Booming Saudi Arms Buying Leads Middle East Arms Market
Date: Friday, December 15, 20:00 GMT
Topic: Military Industry News


NEWTOWN, Conn. -- Awash in a sea of petrodollars,
Saudi Arabia is expected to spend tens of billions of dollars in the
coming years revamping its military forces, according Forecast
International's most recent Middle East defense market analysis. "The
Saudis are essentially engaged in a whole-scale overhaul of the
structure of the regular armed forces, and a major upgrade of the
paramilitary National Guard, which is the prime internal security
force," said Tom Baranauskas, Forecast International's Middle East
analyst.   From best initial estimates, the Saudis will be spending
about $40 billion on these procurements, but the total could go as high
as $60 billion.

 

Signed or pending big ticket programs include Typhoon fighters for the
Air Force, helicopters for all of the services, armored vehicles for
the National Guard, new frigates for the Navy, and a
multibillion-dollar security barrier for the entire length of the
border.  Notably, the Saudis are spreading the wealth around, with
British, French and U.S. suppliers looking to benefit the most from the
arms-buying spree.  The intent is to prevent the country from becoming
dependent on any one supplying nation.

The internal security sector will claim a healthy portion of the Saudi procurements, with orders to modernize the National Guard expected to reach some $5.8 billion.  This reinforces a regional trend that began several years ago.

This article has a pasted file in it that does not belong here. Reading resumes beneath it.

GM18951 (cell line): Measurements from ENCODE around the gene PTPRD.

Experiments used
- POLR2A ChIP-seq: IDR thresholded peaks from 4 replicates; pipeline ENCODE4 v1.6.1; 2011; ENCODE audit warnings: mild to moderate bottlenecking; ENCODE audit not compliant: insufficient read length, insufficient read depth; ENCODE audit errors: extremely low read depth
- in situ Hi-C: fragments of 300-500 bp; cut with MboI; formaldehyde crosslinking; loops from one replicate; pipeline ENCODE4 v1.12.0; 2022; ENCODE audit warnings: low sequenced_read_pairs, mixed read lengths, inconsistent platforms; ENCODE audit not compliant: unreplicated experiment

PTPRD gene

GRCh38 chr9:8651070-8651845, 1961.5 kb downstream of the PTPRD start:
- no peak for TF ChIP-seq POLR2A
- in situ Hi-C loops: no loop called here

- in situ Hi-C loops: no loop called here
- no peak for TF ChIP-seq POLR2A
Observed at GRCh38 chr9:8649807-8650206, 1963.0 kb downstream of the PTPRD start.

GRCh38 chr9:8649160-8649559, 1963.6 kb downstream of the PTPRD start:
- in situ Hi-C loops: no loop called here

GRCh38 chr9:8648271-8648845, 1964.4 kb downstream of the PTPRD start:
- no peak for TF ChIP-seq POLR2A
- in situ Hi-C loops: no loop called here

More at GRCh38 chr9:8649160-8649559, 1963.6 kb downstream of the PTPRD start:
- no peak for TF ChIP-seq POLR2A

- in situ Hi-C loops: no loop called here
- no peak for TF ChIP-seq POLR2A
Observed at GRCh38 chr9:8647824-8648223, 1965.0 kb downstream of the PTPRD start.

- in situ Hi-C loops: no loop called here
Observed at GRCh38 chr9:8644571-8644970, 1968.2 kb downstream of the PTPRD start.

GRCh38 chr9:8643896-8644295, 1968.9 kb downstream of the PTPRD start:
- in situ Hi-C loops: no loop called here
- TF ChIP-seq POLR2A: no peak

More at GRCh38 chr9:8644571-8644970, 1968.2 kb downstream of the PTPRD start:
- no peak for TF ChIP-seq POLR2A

The shift in focus toward security spending reflects growing concerns over the region's burgeoning instability, ranging from the civil war in Iraq to the rise of terrorist attacks in Saudi Arabia, the persistent violence between Israel and the Palestinians, and the growing military power of Iran.
 
The threat from Iran could spark yet another war in the region, given Iran's development of long-range missiles capable of reaching Israel, and Israel's threat to stage a pre-emptive strike should Iran persist in developing nuclear warheads.  It is telling that Persian Gulf nations had contemplated defense spending cutbacks following Saddam Hussein's ouster in 2003, but have since reconsidered.
 
Given the various security threats, the region is expected to continue to constitute a high-value defense market.  Forecast International has raised its forecast figures for this market significantly from last year's. Its projections show regional military spending topping out at $86.5 billion in 2008 and then easing slightly to about $82.9 billion by 2011. Not surprisingly, Saudi defense spending constitutes a sizable portion of the increase in forecast spending.   However, Baranauskas said that "much of the arms buying in the region occurs 'off-the-books,' and there is no way to determine how much of the defense spending falls into this category.  The region's governments are notorious for their lack of transparency, and in many cases official numbers should be regarded with skepticism."
 
Forecast International, Inc., is a leading provider of Market Intelligence and Analysis in the areas of aerospace, defense, power systems and military electronics.  Based in Newtown, Conn., USA, Forecast International specializes in long-range industry forecasts and market assessments used by strategic planners, marketing professionals, military organizations, and governments worldwide.





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